For Memorial Day weekend, Bryon and I watched the film Unbroken. I read the book when it came out a few years ago and was captivated by the life story of Louie Zamperini who was during his long lifetime at turns a teenage delinquent, Olympic runner, World War II bombardier, prisoner of war, husband, father, skateboarder and Christian.
The movie focused on what the directors thought were the most dramatic events of his life including his fame as an athlete, his amazing survival on open sea for 47 days after a plane crash and the unbearable torture and humiliation he endured over 2 years in a Japanese prisoner of war camp. In the movie we view lots of scenes chronicling his speed, strength and courage. The camera focuses on the actor’s blue-grey eyes which reflect his unbreakable will to survive.
Unbroken is the title of the book and movie, but the reality is that he did break. He didn’t break under enormous physical hardship or torture or imprisonment. He broke after he came home and was safe with his family and his beloved new bride. Recent studies show that veterans have increasing incidences of Post Traumatic Stress Disorder (PTSD) even as their level of direct combat decreases. More and more the research is pointing to the difficulty of assimilating again into modern society as the source of the problem.
Spirits break when there isn’t enough support; when the person loses their sense of meaning and purpose; when they are separated from the close bonds of fellow soldiers all sharing the same experiences; when the superficial, commercialized, lonely, isolated aspects of civilized life aren’t enough to keep the horror at bay.
Louie broke. He started drinking. He became distant from family and friends. He felt suicidal. On his own, his spirit could not withstand the trauma and pain he had endured. He felt hopeless and lost when he was finally safe and secure.
During the very worst time on the life raft after weeks without food, water or shelter there was a terrific storm and the end seemed near. It was then that Louie prayed the most basic of prayers, “God, if you get me through this, I’ll give my life to you.” So many of us have prayed that type of prayer and then, like Louie never followed up on it, but at the lowest ebb of his life, he remembered what he had promised. His desperate wife had tried everything to get his drinking stopped and his life restored. She was at the end of her rope but it just so happened that Billy Graham was making one of his appearances nearby. She begged Louie to go but he kept refusing. Finally he relented and at a Billy Graham crusade he gave his life to God and his spirit was restored and his hope renewed. He would say that his life was saved one more time and this was the most miraculous and life-changing event of all.
It would be easy to be cynical about this story except for the fact that Louie lived another 60 years until just last year. And what happened in that sixty years is just as remarkable as all the stories of his earlier successes and survival. He became a loving and devoted husband. He became active in Christian ministry as an inspirational speaker and helped countless people. And by the power of the Holy Spirit he forgave all of his captors, including the most twisted and brutal one who was known as the “Bird.” He even traveled to Japan to meet with all his prison guards in order to forgive them in person.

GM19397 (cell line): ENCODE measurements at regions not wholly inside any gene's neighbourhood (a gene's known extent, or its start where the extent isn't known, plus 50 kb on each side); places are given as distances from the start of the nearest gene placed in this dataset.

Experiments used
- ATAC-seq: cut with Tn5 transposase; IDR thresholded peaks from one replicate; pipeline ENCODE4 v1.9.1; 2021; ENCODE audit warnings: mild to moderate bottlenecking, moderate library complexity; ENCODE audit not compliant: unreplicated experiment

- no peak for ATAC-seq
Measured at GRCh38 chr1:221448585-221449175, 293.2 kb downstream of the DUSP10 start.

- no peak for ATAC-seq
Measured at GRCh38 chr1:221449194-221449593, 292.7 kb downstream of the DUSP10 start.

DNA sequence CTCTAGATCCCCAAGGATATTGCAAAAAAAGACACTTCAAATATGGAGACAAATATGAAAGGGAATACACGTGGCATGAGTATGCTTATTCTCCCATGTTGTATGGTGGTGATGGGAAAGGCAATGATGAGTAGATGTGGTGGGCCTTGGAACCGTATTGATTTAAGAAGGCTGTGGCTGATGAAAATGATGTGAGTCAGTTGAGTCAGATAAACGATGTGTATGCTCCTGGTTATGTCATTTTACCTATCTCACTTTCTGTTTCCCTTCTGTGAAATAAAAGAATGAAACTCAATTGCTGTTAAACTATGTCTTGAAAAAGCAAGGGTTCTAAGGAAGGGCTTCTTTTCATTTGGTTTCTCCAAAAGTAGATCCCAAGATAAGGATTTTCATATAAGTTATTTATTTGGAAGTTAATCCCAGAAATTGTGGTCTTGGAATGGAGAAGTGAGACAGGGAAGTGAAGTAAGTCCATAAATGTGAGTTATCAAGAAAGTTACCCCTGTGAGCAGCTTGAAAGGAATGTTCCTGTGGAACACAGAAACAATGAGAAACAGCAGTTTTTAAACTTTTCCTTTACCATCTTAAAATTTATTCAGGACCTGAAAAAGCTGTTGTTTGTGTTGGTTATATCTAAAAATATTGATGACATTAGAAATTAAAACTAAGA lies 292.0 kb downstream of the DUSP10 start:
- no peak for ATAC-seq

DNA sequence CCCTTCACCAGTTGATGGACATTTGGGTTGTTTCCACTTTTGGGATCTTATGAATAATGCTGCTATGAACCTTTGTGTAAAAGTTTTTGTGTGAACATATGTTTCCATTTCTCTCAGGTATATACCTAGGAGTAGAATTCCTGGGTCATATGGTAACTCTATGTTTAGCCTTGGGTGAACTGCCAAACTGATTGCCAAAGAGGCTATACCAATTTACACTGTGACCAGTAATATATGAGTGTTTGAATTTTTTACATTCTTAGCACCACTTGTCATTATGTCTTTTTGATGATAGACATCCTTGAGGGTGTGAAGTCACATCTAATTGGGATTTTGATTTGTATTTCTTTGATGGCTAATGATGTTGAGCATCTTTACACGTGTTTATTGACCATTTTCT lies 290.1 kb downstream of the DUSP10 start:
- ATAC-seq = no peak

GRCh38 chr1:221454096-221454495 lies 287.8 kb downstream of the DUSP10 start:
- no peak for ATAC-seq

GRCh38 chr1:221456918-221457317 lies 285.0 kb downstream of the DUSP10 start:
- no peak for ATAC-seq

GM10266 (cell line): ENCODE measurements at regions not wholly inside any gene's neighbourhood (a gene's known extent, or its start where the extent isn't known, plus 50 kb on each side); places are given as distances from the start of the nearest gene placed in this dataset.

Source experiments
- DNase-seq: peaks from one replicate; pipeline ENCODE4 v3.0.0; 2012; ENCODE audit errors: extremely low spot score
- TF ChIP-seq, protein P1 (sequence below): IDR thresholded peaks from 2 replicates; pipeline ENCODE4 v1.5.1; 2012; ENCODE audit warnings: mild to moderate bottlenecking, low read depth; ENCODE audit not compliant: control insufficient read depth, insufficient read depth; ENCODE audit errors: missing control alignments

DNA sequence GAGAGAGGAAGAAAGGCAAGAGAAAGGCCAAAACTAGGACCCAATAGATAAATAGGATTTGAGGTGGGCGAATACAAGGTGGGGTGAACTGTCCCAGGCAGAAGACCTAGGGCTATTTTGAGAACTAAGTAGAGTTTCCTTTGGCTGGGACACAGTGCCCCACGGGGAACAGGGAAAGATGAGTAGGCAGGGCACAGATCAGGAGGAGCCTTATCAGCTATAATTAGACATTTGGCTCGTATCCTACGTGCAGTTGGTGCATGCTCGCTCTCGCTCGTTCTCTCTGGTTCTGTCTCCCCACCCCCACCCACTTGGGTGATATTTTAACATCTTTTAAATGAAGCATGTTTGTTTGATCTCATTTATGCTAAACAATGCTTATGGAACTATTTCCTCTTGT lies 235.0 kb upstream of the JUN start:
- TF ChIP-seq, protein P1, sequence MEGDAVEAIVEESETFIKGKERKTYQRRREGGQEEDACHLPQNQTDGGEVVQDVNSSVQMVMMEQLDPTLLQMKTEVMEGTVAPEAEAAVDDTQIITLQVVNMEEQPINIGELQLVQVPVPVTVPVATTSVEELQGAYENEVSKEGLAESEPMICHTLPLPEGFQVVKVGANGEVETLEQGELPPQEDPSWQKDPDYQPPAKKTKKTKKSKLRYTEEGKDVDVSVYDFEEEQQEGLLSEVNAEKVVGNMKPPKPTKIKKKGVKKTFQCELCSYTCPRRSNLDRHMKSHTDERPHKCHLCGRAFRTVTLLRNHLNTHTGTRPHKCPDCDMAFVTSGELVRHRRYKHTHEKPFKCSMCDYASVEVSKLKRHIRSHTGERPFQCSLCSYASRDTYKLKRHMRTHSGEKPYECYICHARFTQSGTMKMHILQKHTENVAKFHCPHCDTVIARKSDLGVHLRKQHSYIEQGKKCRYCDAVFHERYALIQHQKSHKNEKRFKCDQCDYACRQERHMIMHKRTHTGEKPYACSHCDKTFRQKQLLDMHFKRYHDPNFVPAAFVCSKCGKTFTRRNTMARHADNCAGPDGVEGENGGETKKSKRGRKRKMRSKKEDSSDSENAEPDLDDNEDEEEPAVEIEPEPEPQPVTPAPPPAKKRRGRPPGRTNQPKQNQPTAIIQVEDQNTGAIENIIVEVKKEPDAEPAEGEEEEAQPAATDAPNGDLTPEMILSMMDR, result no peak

Without the saving grace of God, the love of Jesus and the inspiration of the Holy Spirit, Louie would have been broken. We love our heroes to be independent, unrelenting, and able to overcome any obstacle single-handedly. But that’s for the movies. In reality we are all broken, wounded and empty. It is the breath of God that breathes life into us and puts our bones back together and inspires and strengthens us and gives us a new song and a greater purpose.
It is God who puts us into community with other Christians so we don’t have to go it alone. God gives us brothers and sisters who are linked to us with ties that resemble the very sinews and tendons of the body.
This feast of Pentecost today is less about the miraculous foreign tongues with which the disciples spoke and more about the power of God to bring life and hope and good news to those whose spirits are broken. It is about the power that works in us to allow forgiveness and restoration to take place. It is about scared and insecure people who overcome their shyness, unworthiness and nervousness to share good news with others who are desperate to hear their testimony. It is about proud people who are broken in their failure and isolation and put back together by the love of God. It is about the true heroes who are mostly unsung and often humble in their loyalty and service to others.
Friends, you are my heroes. You persevere when the obstacles seem overwhelming. You continue to hold onto faith when you experience some of the most difficult and desperate situations. You love one another in spite of differences and offenses and you keep working at forgiveness and restored relationships. You welcome one another as brothers and sisters in Christ.
I know you’re not perfect. You know I’m not perfect. We are not yet what we will be. This journey isn’t yet finished. The Spirit of Jesus is being poured into us daily as we try to live ordinary lives with extraordinary inspiration and power. We are not puppets being manipulated or controlled by a force outside ourselves. Instead we are moved and guided and encouraged by the Spirit to live courageous lives of faith, hope and love.
The Reverend Canon Britt Olson